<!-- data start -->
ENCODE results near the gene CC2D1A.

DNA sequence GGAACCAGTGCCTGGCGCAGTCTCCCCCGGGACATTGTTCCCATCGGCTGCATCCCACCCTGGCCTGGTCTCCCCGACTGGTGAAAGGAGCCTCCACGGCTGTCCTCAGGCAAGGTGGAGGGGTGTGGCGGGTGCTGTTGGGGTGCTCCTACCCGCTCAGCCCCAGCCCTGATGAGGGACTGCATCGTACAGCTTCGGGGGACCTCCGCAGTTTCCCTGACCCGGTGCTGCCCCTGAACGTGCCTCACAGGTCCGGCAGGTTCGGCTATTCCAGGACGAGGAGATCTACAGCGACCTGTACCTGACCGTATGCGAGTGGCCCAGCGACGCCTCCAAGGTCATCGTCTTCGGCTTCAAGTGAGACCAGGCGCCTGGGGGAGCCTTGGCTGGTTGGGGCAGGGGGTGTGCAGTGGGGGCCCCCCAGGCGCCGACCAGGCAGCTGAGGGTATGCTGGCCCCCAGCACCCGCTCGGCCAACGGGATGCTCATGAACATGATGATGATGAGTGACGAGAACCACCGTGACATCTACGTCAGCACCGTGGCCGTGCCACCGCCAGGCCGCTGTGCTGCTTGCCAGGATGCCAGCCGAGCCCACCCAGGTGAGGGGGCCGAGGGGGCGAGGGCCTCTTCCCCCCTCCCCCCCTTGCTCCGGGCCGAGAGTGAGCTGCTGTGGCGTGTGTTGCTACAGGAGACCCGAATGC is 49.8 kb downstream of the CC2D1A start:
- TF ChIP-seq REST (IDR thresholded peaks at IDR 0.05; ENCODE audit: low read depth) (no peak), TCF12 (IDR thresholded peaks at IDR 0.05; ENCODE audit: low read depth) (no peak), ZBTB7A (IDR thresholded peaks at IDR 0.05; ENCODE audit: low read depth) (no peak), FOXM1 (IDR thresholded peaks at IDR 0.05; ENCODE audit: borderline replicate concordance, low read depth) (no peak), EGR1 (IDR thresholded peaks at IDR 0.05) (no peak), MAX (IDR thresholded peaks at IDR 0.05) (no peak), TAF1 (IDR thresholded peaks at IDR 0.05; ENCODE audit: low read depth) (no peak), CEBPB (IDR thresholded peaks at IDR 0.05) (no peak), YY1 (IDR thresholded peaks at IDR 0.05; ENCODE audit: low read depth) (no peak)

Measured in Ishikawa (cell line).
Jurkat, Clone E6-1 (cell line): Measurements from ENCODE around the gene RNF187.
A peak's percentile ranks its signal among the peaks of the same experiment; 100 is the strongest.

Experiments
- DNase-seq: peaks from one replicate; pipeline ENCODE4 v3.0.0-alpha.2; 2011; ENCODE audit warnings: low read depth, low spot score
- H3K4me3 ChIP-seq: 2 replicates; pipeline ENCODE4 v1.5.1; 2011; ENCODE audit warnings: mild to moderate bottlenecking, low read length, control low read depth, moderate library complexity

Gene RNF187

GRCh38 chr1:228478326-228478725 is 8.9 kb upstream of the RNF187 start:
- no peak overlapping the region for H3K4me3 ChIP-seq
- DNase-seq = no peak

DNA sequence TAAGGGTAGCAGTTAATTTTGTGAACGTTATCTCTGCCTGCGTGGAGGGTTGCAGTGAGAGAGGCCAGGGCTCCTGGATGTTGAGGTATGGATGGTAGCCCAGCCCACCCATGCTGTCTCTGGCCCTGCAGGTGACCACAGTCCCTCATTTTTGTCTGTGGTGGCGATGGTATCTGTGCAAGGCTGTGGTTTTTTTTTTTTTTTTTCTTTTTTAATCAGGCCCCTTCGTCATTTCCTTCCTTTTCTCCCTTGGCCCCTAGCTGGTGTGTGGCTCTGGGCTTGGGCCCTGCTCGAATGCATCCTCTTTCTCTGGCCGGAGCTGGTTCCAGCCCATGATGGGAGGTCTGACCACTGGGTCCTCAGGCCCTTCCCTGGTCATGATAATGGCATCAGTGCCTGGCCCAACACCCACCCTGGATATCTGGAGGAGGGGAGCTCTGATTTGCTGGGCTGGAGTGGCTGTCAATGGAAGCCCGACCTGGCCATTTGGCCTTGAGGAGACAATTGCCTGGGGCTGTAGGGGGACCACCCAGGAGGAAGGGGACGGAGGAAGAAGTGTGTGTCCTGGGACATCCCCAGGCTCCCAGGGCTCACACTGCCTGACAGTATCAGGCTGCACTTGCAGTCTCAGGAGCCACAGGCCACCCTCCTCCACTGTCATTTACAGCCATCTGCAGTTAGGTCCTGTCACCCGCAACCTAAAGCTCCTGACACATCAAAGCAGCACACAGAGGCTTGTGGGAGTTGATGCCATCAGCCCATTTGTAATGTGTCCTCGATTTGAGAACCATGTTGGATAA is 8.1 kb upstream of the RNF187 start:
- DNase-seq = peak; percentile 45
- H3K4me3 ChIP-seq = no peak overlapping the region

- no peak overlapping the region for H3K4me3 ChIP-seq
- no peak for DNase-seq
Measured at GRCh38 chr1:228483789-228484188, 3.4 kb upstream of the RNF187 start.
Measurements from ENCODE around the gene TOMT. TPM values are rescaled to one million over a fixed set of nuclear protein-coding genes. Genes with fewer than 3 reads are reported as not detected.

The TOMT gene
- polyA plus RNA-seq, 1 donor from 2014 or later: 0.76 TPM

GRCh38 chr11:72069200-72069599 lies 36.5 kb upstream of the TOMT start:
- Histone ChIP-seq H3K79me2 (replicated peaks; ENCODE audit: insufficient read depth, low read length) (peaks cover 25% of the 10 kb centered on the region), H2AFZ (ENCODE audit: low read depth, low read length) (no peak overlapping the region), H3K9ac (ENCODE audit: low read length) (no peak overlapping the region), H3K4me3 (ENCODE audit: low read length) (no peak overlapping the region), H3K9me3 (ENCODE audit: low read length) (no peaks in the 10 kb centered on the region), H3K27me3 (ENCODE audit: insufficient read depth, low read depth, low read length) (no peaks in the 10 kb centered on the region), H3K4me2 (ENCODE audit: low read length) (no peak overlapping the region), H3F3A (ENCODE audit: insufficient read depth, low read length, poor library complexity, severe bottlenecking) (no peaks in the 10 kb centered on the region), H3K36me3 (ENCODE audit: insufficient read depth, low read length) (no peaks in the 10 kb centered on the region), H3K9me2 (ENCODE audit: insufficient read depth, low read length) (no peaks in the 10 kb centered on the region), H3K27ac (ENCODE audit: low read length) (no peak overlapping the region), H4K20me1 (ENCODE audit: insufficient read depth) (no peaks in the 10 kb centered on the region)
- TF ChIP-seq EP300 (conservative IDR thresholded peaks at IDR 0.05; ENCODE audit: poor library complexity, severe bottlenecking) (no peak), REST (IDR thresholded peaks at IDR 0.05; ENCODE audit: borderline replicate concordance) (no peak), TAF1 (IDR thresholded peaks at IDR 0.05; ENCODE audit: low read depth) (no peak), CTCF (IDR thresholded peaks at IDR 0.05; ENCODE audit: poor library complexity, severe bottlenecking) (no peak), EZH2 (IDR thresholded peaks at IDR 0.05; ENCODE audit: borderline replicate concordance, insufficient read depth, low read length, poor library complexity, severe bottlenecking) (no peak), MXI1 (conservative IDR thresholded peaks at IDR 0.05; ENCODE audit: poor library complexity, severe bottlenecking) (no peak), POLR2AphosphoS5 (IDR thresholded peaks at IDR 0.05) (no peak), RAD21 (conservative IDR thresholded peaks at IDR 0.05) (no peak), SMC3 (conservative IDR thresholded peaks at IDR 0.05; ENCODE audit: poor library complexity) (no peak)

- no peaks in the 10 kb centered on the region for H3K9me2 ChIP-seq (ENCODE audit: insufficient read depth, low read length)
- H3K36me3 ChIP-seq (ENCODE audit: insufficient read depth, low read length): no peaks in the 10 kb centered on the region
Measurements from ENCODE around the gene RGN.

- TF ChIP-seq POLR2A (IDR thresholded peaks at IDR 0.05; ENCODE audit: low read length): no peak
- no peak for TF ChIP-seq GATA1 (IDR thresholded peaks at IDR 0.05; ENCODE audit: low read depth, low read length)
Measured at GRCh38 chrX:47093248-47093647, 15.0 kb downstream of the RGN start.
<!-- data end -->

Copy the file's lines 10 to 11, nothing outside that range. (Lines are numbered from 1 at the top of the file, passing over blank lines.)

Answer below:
Gene RNF187

GRCh38 chr1:228478326-228478725 is 8.9 kb upstream of the RNF187 start: